Title

The Relationship Between Clinicians' And Patients' Ratings Of Anxiety And Depression As Mediated By Self-Consciousness

Date of Award

1984

Availability

Article

Degree Name

Doctor of Philosophy (Ph.D.)

Department

Psychology

Abstract

The purpose of the present study was to assess the accuracy of self-reports of anxiety and depression, as mediated by self-consciousness, for a psychiatric inpatient population. The accuracy of the self-reports was determined by examining the concordance between the ratings of the patients and of two clinicians on several anxiety and depression measures. It was predicted that subjects high in private self-consciousness would be more accurate self-reporters than would those low in private self-consciousness, and that levels of public self-consciousness would have no bearing on the relationship between self-reports and clinicians' judgments.Contrary to prediction, the vast majority of the correlations between the patient's and the clinicians' ratings did not differ significantly for high vs. low private self-consciousness patients; however, the high privates did achieve significantly higher concordance rates than low privates when they utilized a "global" measure of anxiety. In contrast, the low privates achieved unexpectedly higher concordance rates than high privates when they used a very structured, symptom-specific self-report measure of depression. As for public self-consciousness, no difference was found in the correspondence between self-reports and clinicians' ratings of anxiety for high vs. low publics; however, when using a symptom-specific self-report measure of depression, low publics achieved higher concordance rates than did the high publics. These results were discussed in terms of (1) the nature of the self-report measures utilized and of the constructs they assessed, and (2) the differential diagnoses of the high and low private patients and of the high and low public patients.The surprisingly high correlations between the patients' and clinicians' ratings for the entire inpatient sample were likely a function of: the highly reliable and valid self-report inventories and clinical rating scales utilized; the structured, symptom-focused, and goal-directed clinical interviews conducted; and the rapport and trust established between the patients and the clinicians.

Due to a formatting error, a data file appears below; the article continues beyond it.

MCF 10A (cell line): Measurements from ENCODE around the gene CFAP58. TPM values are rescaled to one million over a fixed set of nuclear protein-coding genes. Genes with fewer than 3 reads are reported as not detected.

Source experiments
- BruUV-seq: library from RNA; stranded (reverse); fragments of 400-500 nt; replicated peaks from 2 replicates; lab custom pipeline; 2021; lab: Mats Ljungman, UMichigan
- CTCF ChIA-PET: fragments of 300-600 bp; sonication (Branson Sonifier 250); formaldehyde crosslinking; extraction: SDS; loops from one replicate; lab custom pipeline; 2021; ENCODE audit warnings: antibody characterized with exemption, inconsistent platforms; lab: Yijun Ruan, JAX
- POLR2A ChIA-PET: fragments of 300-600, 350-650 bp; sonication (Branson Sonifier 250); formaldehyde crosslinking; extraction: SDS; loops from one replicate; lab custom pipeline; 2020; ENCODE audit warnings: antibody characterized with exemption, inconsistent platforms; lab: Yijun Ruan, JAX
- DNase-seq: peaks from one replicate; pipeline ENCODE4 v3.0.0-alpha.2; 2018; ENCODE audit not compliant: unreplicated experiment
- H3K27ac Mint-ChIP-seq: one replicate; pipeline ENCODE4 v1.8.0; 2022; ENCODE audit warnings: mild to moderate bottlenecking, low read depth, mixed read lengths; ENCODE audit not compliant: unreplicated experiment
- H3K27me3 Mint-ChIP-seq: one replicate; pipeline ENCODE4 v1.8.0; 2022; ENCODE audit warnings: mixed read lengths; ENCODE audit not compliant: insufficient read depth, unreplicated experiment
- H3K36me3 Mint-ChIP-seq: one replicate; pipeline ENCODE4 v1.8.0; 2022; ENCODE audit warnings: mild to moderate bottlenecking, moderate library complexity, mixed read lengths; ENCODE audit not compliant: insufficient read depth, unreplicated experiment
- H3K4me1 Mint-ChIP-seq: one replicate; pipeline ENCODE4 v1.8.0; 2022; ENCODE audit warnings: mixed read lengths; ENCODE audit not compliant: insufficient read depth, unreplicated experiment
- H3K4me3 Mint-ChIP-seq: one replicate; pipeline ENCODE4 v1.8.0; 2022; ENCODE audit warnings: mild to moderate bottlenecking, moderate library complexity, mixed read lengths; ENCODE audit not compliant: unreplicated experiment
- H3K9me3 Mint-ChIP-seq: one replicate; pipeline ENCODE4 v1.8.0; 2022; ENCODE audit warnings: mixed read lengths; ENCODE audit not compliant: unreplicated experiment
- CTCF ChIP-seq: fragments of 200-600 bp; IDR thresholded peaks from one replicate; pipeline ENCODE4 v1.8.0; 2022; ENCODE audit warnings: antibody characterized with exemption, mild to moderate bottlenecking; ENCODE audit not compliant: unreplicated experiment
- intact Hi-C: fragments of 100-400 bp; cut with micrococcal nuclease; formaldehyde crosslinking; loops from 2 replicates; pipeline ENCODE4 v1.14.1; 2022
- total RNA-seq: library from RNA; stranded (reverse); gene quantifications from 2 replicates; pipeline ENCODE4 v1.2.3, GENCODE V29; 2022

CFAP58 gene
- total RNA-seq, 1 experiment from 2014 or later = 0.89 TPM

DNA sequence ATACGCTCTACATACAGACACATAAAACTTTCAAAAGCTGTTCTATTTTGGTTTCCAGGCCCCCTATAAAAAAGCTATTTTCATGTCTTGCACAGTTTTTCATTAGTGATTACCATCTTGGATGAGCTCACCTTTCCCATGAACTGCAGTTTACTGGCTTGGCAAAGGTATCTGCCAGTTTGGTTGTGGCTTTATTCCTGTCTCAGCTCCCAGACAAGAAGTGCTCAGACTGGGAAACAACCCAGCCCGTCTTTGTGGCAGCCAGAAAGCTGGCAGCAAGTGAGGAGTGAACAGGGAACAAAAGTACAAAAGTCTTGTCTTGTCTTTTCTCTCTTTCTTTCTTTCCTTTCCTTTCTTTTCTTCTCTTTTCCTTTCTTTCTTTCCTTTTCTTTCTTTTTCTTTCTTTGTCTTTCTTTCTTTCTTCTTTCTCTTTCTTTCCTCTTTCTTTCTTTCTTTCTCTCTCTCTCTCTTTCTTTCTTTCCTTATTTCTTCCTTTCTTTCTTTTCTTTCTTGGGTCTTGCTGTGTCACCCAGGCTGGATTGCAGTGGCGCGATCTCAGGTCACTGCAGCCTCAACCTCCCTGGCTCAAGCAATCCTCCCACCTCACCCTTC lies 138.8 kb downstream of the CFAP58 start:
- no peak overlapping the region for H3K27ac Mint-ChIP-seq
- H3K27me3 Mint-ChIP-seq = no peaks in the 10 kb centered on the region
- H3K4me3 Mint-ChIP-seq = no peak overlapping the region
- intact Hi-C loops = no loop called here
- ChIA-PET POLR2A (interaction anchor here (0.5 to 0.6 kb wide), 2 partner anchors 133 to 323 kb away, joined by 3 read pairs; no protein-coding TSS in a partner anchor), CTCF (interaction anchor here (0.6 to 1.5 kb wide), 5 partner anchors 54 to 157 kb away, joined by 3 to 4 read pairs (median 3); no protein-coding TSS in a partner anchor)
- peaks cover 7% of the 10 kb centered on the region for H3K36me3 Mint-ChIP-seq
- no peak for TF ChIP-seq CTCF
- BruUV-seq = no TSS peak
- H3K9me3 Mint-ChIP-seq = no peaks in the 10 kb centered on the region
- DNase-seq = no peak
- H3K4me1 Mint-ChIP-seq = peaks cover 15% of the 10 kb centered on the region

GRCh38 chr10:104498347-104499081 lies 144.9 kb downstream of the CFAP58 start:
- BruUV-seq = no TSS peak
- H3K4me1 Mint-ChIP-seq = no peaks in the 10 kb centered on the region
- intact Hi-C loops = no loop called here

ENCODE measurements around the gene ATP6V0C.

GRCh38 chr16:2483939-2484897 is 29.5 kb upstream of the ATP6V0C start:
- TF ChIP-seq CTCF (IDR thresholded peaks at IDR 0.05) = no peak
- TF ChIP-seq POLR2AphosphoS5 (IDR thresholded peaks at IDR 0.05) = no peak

Keywords

Psychology, Clinical

Link to Full Text

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